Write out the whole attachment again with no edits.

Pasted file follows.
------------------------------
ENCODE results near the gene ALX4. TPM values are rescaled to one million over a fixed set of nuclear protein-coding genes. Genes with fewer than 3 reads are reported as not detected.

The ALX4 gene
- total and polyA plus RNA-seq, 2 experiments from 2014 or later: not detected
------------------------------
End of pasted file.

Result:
ENCODE results near the gene ALX4. TPM values are rescaled to one million over a fixed set of nuclear protein-coding genes. Genes with fewer than 3 reads are reported as not detected.

The ALX4 gene
- total and polyA plus RNA-seq, 2 experiments from 2014 or later: not detected